If mishandled in its storage or maintenance, the katana may become irreparably damaged. The blade should be stored in its sheath, curve down and edge facing upward to maintain the edge. It is extremely important that the blade remain well-oiled, powdered and polished, as the natural moisture residue from the hands of the user will rapidly cause the blade to rust if not cleaned off. The traditional oil used is choji oil (99% mineral oil and 1% clove oil for fragrance). Similarly, when stored for longer periods, it is important that the katana be inspected frequently and aired out if necessary in order to prevent rust or mold from forming (mold may feed off the salts in the oil used to polish the katana).[13]

Ownership and trade restrictions

United Kingdom

As of April 2008, the British government added swords with a curved blade of 50 cm (20 in) or over in length ("the length of the blade shall be the straight line distance from the top of the handle to the tip of the blade") to the Offensive Weapons Order.[14] This ban was a response to reports that Samurai swords were used in more than 80 attacks and 4 killings over the 4 preceding years.[15] Those who violate the ban would be jailed up to six months and charged a fine of £5,000. Martial arts practitioners, historical re-enactors and people currently possessing such swords may still own them. The sword can also be legal provided it was made in Japan before 1954, or was made using traditional sword making methods. It is also legal to buy if it can be classed as a 'martial artist's weapon'.[16] This ban applies to England, Wales, Scotland and Northern Ireland. This ban was amended in August 2008 to allow sale and ownership without license of 'traditional' hand-forged katana.

However the sale of real katanas and imitation katanas with a straight edge remain unaffected by this law bringing up cause for concern to what it's purpose actually is.

Republic of Ireland

As of September 2009, the Republic of Ireland introduced similar laws to the United Kingdom restricting the ownership of swords and other weapons.

See also

Similar Japanese swords

References

  1. ^ Nagayama, Kokan; trans. Kenji Mishina (1997). The Connoisseur's Book of Japanese Swords. Tokyo, Japan: Kodansha International Ltd.. ISBN 4-7700-2071-6.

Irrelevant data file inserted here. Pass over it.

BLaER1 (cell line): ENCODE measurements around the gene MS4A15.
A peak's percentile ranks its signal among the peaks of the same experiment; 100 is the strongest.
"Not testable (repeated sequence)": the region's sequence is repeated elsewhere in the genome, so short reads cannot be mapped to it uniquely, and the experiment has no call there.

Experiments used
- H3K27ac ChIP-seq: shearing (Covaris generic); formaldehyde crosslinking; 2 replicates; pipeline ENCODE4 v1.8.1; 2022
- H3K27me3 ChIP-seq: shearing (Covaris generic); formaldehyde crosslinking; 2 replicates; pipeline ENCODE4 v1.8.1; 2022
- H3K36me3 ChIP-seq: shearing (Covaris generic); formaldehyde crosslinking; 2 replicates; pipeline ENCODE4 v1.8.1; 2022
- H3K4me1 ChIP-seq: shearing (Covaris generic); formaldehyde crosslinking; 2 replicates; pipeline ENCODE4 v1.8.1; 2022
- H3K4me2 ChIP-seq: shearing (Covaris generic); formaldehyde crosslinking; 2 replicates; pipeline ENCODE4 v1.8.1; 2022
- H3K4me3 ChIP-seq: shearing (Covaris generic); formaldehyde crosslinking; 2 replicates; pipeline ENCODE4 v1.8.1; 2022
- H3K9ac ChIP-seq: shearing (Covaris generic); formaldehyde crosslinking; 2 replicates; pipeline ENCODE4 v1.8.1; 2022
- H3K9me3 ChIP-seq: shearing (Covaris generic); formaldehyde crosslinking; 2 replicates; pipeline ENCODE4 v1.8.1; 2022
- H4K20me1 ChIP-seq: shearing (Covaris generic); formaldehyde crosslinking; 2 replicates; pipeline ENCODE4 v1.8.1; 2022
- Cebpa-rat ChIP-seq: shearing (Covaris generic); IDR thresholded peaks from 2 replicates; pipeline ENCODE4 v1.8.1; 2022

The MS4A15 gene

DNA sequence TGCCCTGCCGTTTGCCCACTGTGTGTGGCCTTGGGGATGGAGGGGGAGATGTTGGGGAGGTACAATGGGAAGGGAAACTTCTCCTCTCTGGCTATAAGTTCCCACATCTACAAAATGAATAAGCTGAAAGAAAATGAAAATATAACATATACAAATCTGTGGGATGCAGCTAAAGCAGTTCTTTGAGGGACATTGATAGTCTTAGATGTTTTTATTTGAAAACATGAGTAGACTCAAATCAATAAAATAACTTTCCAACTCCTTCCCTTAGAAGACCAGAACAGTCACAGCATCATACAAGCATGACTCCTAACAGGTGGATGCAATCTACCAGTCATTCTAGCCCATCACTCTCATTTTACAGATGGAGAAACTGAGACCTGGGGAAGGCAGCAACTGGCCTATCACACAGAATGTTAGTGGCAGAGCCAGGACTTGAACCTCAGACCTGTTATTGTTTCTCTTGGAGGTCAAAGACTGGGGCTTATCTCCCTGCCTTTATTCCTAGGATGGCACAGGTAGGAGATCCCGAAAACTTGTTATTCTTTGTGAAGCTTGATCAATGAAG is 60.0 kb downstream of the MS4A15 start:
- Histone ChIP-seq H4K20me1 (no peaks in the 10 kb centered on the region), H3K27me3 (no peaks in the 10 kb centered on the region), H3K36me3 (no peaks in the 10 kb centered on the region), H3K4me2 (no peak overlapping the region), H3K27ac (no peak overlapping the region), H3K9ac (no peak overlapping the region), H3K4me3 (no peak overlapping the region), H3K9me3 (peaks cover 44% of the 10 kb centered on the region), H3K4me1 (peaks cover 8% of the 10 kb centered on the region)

2. ^ "刀 金象嵌銘城和泉守所持 正宗磨上本阿" (in Japanese). National Institutes for Cultural Heritage. http://www.emuseum.jp/detail/100189/000/000?mode=detail&d_lang=ja&s_lang=ja&class=&title=&c_e=&region=&era=&century=&cptype=&owner=&pos=97&num=8. 
  3. ^ a b c d Sato, Kanzan (1983). he Japanese Sword: A Comprehensive Guide (Japanese arts Library). Japan: Kodansha International. pp. 220. ISBN 978-0870115622. 
  4. ^ The new generation of Japanese swordsmiths, Tamio Tsuchiko, Kenji Mishina, Kodansha International, 2002 P.30
  5. ^ a b c d e f g Kapp, Leon; Hiroko Kapp, Yoshindo Yoshihara (1987). The Craft of the Japanese Sword. Japan: Kodansha International. pp. 167. ISBN 978-0870117985. 
  6. ^ a b Dalgado, Sebastião Rodolfo; Anthony X. Soares (1988). Portuguese Vocables in Asiatic Languages: From the Portuguese Original of Monsignor Sebastiao Rodolfo Dalgado. South Asia Books. pp. 520. ISBN 978-8120604131. 
  7. ^ Akmajian, Adrian; Richard A. Demers, Ann K. Farmer, Robert M. Harnish (2001). Linguistics: An Introduction to Language and Communication. Massachusetts: The MIT Press. pp. 624. ISBN 978-02625112305. 
  8. ^ The connoisseur's book of Japanese swords, Kōkan Nagayama, Kodansha International, 1998 P.31
  9. ^ Ratti, Oscar; Adele Westbrook (1991). Secrets of the Samurai: The Martial Arts of Feudal Japan. Tuttle Publishing. pp. 484. ISBN 978-0804816847. 
  10. ^ 鉄と生活研究会編 『鉄の本(Book of iron)』   ISBN 978-4-526-06012-0
  11. ^ NOVA | Secrets of the Samurai Sword
  12. ^ Kapp 1987
  13. ^ Warner, Gordon; Draeger, Donn F. (2005). Japanese Swordsmanship: Technique and Practice. Boston, Massachusetts: Weatherhill. pp. 110–131. ISBN 0-8348-0236-9. 
  14. ^ The Criminal Justice Act 1988 (Offensive Weapons)(Amendment) Order 2008
  15. ^ "Samurai Swords to be Banned in UK". http://www.infoniac.com/offbeat-news/samurai-swords-to-be-banned-in-uk.html. 
  16. ^ www.opsi.gov.uk/si/si2008/draft/em/ukdsiem_9780110817774_en.pdf

Further reading